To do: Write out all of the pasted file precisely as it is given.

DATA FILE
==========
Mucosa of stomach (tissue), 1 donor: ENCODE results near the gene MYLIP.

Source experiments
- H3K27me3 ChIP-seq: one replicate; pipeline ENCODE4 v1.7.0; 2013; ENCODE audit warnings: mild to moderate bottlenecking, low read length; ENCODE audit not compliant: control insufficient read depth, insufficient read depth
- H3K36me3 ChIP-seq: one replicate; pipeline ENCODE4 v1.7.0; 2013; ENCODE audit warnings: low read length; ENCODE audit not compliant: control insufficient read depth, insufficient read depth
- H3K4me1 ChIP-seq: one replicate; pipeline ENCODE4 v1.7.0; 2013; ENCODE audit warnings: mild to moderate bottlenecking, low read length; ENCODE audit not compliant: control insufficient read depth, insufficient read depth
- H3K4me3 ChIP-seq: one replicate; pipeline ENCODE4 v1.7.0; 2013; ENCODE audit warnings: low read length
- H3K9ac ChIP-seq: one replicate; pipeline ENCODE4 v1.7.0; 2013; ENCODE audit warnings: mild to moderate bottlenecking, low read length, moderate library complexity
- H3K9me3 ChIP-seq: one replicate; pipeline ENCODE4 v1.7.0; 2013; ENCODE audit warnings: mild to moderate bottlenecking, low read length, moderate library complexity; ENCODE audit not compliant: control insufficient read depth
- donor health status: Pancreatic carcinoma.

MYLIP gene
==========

Mucosa of stomach (tissue), 1 donor: ENCODE results near the gene MYLIP.

Source experiments
- H3K27me3 ChIP-seq: one replicate; pipeline ENCODE4 v1.7.0; 2013; ENCODE audit warnings: mild to moderate bottlenecking, low read length; ENCODE audit not compliant: control insufficient read depth, insufficient read depth
- H3K36me3 ChIP-seq: one replicate; pipeline ENCODE4 v1.7.0; 2013; ENCODE audit warnings: low read length; ENCODE audit not compliant: control insufficient read depth, insufficient read depth
- H3K4me1 ChIP-seq: one replicate; pipeline ENCODE4 v1.7.0; 2013; ENCODE audit warnings: mild to moderate bottlenecking, low read length; ENCODE audit not compliant: control insufficient read depth, insufficient read depth
- H3K4me3 ChIP-seq: one replicate; pipeline ENCODE4 v1.7.0; 2013; ENCODE audit warnings: low read length
- H3K9ac ChIP-seq: one replicate; pipeline ENCODE4 v1.7.0; 2013; ENCODE audit warnings: mild to moderate bottlenecking, low read length, moderate library complexity
- H3K9me3 ChIP-seq: one replicate; pipeline ENCODE4 v1.7.0; 2013; ENCODE audit warnings: mild to moderate bottlenecking, low read length, moderate library complexity; ENCODE audit not compliant: control insufficient read depth
- donor health status: Pancreatic carcinoma.

MYLIP gene